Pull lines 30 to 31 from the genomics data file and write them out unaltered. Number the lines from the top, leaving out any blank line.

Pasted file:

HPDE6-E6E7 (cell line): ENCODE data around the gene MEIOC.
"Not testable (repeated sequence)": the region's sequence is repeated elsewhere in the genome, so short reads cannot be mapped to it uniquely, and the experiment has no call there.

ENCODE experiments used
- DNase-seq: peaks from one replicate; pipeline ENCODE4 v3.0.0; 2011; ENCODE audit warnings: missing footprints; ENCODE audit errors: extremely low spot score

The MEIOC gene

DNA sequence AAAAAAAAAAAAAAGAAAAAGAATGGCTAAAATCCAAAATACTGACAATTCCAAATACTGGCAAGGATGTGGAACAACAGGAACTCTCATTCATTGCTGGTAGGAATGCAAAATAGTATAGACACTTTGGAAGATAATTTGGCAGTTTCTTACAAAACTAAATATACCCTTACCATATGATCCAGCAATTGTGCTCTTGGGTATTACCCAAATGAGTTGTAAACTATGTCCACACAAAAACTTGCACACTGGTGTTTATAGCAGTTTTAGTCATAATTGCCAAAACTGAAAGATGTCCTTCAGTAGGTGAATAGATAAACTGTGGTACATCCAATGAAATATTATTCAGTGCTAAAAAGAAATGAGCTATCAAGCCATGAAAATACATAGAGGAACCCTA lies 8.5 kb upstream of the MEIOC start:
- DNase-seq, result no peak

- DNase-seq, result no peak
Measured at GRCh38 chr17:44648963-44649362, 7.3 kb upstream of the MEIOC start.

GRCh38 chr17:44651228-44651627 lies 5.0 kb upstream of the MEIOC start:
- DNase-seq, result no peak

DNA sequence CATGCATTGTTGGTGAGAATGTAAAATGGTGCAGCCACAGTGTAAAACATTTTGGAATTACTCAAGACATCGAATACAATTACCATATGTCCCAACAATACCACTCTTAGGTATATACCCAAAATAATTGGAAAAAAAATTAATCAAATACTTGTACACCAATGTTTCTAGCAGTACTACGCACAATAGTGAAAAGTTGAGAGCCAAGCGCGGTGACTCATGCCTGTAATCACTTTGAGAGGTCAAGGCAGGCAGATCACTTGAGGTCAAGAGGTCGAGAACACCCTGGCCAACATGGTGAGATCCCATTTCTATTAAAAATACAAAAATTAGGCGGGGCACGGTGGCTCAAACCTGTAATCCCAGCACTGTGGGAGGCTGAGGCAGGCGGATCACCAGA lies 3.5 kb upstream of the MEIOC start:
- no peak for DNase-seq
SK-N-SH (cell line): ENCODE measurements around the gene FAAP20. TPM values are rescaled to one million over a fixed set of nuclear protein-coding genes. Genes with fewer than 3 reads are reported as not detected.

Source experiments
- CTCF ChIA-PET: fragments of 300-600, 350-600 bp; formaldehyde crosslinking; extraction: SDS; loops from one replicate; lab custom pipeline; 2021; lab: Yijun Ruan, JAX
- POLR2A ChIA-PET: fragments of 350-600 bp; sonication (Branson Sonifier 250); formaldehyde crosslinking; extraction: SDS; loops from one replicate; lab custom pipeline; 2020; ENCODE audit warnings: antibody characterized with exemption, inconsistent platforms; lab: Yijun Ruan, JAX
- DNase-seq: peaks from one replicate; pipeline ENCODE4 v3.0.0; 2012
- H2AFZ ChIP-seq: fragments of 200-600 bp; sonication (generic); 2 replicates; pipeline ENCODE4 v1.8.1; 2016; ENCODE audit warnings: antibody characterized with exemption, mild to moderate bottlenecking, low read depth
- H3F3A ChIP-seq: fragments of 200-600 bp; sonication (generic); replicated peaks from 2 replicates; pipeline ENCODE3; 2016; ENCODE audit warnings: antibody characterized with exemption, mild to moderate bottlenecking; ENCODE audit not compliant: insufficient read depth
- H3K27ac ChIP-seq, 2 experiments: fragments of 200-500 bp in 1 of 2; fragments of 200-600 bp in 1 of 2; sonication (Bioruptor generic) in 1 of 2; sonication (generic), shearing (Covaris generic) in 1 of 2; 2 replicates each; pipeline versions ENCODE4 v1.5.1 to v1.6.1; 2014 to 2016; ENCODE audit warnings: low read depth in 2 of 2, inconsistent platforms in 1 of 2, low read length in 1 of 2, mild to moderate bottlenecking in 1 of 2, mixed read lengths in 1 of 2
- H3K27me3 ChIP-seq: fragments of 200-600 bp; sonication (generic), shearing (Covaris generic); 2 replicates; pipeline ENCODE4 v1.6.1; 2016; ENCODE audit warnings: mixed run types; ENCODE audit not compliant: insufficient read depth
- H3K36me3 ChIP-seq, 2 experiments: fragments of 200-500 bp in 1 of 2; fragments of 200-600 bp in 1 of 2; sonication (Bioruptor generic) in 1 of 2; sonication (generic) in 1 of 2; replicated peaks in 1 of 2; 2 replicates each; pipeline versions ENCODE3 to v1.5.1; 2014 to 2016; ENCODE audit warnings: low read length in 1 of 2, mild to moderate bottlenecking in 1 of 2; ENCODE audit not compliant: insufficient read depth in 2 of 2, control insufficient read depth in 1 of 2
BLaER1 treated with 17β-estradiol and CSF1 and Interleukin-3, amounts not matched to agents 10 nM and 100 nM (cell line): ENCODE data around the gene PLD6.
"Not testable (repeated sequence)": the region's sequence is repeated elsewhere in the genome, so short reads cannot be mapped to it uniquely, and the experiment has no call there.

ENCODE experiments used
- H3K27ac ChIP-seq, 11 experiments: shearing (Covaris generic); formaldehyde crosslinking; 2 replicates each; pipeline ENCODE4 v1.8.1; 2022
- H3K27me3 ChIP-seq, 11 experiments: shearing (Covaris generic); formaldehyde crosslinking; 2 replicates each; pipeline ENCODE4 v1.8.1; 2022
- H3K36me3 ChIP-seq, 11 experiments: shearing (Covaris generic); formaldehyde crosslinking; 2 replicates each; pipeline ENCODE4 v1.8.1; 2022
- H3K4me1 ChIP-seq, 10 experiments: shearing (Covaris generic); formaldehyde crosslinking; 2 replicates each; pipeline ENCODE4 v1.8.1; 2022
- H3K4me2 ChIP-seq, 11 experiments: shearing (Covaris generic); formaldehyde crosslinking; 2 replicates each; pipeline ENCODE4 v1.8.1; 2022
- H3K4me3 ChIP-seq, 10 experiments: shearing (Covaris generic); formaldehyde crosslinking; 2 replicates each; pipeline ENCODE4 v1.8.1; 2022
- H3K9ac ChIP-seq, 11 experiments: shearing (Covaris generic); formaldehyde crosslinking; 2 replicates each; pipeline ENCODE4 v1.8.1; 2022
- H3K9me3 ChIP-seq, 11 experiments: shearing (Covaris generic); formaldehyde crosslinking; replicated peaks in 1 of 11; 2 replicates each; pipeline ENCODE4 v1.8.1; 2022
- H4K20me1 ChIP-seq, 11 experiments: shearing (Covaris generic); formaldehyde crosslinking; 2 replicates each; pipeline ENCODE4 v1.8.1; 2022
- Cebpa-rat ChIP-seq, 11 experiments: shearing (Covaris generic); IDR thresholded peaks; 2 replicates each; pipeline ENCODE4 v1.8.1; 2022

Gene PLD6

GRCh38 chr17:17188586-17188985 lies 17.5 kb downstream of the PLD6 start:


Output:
- H3K4me1 ChIP-seq, 10 experiments: shearing (Covaris generic); formaldehyde crosslinking; 2 replicates each; pipeline ENCODE4 v1.8.1; 2022
- H3K4me2 ChIP-seq, 11 experiments: shearing (Covaris generic); formaldehyde crosslinking; 2 replicates each; pipeline ENCODE4 v1.8.1; 2022